Notorious RBG | Irin Carmon

Summary of: Notorious RBG: The Life and Times of Ruth Bader Ginsburg
By: Irin Carmon


Embark on the inspiring journey of Ruth Bader Ginsburg or ‘Notorious RBG’ as she conquered societal expectations, gender barriers, and triumphed as a women rights champion. In ‘Notorious RBG: The Life and Times of Ruth Bader Ginsburg’ by Irin Carmon, delve into RBG’s Brooklyn roots, her relationship with her mother, gender struggles in law school, persistence in fighting for equal rights, and her historic appointment as Supreme Court Justice. Experience how Ruth Bader Ginsburg became a pop culture icon due to her resilience, dissenting opinions, and unyielding dedication to justice, enforcing equal rights for all Americans.

RBG’s Early Life

Joan Ruth Bader, aka RBG, had a fairly regular childhood despite the prejudice against Jews during her time. She was born to Celia Amster Bader, a first-generation American whose parents had fled from the Austro-Hungarian Empire. Though her mother didn’t attend college, she instilled a love for learning in young Kiki and hoped that she would attend university one day. Kiki spent lots of time at the library, reading Nancy Drew mystery novels, playing the cello and enjoying summer camp at Che-Na-Wah in the Adirondacks. At age 13, Kiki’s mother passed away, which inspired her to excel in her studies. Though she had multiple scholarships to attend Cornell, she didn’t attend her graduation because her mother had died the night before. Two significant lessons her mother instilled in Kiki were to be a lady and to be independent, just like she was in saving an additional US$8,000 for her daughter’s education.

Kiki’s Journey to Defy Gender Role Expectations

Kiki Ginsburg’s decision to pursue a career in law, despite societal expectations on women in the 1950s, was borne out of her observation of societal injustice.

As a student at Cornell in 1950, Kiki noticed that many of her female peers were only interested in obtaining a “MRS. degree” – finding a husband. Despite being part of the Alpha Epsilon Phi sorority, Kiki avoided parties and instead smuggled books to study. She chose to major in government and studied constitutional law under Robert E. Cushman. While assisting Cushman with an exhibition on censorship during the Red Scare, Kiki observed how lawyers defended the rights of a censored professor and saw an opportunity to help society.

Despite parental reservations about Kiki’s career choice, she pursued a career as a lawyer. Kiki’s relationship with Marty Ginsburg was different from societal expectations; she did not view marriage as a means to obtain economic stability but saw her husband as a supportive partner who respected her ambitions. They married days after Kiki graduated from Cornell in 1954, embarking on a journey that would see Kiki become an accomplished lawyer and judge.

Kiki Ginsburg’s story is a reflection of the societal expectations placed on women in the 1950s and how Kiki defied those expectations to rise to the top of her profession.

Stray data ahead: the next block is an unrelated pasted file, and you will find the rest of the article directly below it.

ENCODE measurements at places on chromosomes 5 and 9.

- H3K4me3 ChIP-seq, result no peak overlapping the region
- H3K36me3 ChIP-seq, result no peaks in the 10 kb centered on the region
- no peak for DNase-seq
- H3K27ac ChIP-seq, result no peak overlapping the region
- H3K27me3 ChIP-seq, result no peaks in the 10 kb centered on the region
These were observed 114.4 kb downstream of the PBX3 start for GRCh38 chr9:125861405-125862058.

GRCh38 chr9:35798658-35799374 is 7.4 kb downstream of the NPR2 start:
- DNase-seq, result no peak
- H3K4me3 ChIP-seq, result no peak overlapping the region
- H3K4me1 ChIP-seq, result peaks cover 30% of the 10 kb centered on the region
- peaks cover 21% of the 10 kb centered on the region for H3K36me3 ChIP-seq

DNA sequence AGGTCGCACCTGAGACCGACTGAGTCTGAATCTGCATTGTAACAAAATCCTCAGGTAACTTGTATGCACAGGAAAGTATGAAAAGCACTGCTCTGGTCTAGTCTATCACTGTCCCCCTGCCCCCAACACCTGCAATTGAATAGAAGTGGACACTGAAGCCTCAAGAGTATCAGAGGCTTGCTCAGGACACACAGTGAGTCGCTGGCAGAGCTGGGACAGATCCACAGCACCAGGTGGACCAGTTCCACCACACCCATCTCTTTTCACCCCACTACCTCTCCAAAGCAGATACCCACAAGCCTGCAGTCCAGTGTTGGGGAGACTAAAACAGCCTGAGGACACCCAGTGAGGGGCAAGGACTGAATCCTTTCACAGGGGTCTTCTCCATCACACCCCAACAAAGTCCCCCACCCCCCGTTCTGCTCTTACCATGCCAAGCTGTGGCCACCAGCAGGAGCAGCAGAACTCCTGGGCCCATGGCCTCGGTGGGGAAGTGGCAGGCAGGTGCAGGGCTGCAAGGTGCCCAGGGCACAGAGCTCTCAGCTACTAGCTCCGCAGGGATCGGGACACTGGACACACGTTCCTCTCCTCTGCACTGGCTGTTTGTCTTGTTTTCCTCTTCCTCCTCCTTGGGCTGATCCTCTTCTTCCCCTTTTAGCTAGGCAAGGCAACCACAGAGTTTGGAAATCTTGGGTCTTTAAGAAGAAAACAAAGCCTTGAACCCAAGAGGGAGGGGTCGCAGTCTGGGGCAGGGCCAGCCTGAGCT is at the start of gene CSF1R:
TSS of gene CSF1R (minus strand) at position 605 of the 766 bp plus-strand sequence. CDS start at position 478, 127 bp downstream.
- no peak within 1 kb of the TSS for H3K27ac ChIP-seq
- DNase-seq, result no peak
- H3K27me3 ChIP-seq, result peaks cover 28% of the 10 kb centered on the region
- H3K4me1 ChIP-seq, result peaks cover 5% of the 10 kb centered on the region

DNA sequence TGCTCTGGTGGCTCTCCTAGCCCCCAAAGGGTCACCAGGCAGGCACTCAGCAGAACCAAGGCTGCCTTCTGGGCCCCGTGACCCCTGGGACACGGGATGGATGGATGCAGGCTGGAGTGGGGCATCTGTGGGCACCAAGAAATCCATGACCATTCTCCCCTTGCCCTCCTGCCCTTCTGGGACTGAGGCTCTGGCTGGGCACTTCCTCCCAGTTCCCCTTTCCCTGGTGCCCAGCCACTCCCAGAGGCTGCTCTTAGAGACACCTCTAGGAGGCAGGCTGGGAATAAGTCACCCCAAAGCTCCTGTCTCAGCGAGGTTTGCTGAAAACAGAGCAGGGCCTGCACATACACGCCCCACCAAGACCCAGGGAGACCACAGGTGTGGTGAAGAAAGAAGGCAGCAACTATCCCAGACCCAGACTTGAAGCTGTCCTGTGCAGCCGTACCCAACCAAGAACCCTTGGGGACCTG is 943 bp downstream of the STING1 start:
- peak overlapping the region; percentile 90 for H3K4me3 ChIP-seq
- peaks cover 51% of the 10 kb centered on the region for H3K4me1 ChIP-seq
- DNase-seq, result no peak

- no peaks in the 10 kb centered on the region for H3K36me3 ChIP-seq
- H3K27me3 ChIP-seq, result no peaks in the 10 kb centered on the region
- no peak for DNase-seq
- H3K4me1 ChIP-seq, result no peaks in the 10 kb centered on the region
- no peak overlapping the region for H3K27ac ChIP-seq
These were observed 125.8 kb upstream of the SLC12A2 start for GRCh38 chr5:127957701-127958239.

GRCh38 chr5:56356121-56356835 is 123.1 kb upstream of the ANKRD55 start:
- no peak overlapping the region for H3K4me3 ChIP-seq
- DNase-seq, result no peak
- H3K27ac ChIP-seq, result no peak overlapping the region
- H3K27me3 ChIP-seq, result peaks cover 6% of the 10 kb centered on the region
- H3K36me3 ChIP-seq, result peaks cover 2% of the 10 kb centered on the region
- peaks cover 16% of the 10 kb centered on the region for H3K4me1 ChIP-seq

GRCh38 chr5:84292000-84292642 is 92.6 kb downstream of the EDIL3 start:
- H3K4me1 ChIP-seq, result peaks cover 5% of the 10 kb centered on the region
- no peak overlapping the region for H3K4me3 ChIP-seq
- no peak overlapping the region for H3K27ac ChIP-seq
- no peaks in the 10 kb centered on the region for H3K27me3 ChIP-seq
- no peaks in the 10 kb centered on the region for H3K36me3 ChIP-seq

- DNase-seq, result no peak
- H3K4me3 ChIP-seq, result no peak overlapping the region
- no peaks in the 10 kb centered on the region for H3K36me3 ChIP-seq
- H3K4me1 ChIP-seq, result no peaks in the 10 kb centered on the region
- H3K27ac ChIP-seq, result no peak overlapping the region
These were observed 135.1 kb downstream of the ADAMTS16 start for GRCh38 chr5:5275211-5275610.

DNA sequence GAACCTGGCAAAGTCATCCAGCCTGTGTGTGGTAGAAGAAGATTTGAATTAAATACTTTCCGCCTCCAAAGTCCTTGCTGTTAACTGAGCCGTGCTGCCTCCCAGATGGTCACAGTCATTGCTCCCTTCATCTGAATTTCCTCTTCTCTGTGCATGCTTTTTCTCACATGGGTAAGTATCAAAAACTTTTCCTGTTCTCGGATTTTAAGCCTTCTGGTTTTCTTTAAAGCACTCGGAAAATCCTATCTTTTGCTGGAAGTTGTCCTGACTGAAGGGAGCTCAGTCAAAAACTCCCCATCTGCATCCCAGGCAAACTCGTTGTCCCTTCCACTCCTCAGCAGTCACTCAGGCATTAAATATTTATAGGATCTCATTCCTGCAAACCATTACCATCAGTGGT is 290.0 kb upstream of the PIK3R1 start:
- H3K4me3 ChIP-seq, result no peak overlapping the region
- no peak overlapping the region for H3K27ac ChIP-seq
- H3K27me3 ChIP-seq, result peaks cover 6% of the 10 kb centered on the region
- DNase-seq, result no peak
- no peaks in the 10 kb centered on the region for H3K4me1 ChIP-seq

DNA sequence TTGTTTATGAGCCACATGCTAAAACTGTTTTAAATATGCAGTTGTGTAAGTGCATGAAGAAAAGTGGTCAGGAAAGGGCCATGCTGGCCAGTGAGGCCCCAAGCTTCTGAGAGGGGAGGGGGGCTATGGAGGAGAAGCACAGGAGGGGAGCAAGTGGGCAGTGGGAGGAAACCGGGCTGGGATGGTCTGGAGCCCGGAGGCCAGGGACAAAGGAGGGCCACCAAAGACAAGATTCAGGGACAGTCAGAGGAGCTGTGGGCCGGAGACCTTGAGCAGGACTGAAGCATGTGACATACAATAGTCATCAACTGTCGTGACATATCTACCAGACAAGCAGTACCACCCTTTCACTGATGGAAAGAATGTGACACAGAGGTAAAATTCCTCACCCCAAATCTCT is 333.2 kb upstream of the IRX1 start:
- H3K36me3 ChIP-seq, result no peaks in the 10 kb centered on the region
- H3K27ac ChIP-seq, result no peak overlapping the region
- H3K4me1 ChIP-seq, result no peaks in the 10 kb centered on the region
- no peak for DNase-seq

RBG’s Inspiring Journey

Ruth Bader Ginsburg faced discrimination as a woman and mother throughout her education and early career. Despite challenges, she excelled in her studies and supported her husband through a cancer diagnosis, eventually becoming a successful lawyer and Supreme Court Justice.

RBG’s Journey to Feminism

RBG’s path from law grad to feminist icon, navigating adversity while paving the way for women’s rights in a male-dominated field.

RBG’s journey to becoming a feminist icon was paved with grit and determination as she navigated adversities to claim her spot in a male-dominated profession. Despite graduating top of her class from Columbia Law School, RBG was refused a clerkship by Supreme Court Associate Justice Felix Frankfurter after being recommended by her professors, reaffirming that law was not a welcoming profession for women. However, her professor Gerald Gunther pledged to find her a job and promised to replace her with a male if she failed to keep up with her responsibilities while caring for her child.

After successfully completing two years of clerking, RBG spent two years in Sweden, where she noted that Swedish women had started making demands and rejecting traditional gender roles. Upon her return to the United States, she accepted an offer to teach civil procedure at Rutgers University. RBG kept her second pregnancy a secret until after her contract renewal, knowing that most states allowed employers to fire women for being pregnant.

In the 1970s, RBG’s journey towards gender equality began to align with social change as women began to take to the streets, demanding equal rights as citizens. RBG’s story is an inspiration for all aspiring women who seek to break free from gender roles and navigate the challenges of a male-dominated profession.

RBG’s Fight for Women’s Rights

Ruth Bader Ginsburg (RBG) was an American lawyer and judge who fought for women’s rights by using her legal skills. In 1971, RBG volunteered to write the brief for Reed v. Reed, where she argued that the state had no right to assume that women were less capable than men. RBG co-founded the ACLU’s Women’s Rights Project (WRP) in 1972, which aimed to educate the public about discrimination, change laws to give women equal rights, and support people to bring their cases to court. As the head of WRP, RBG argued in front of the Supreme Court for the first time in Frontiero v. Richardson, where she defended a US Air Force lieutenant who was denied benefits for her family based on her gender. RBG also fought for men’s rights and represented Stephen Wiesenfeld, a widower who was denied Social Security benefits, in Weinberger v. Wiesenfeld. For RBG, discrimination based on gender was disadvantageous for everyone, and change happens through hard work, one step at a time.

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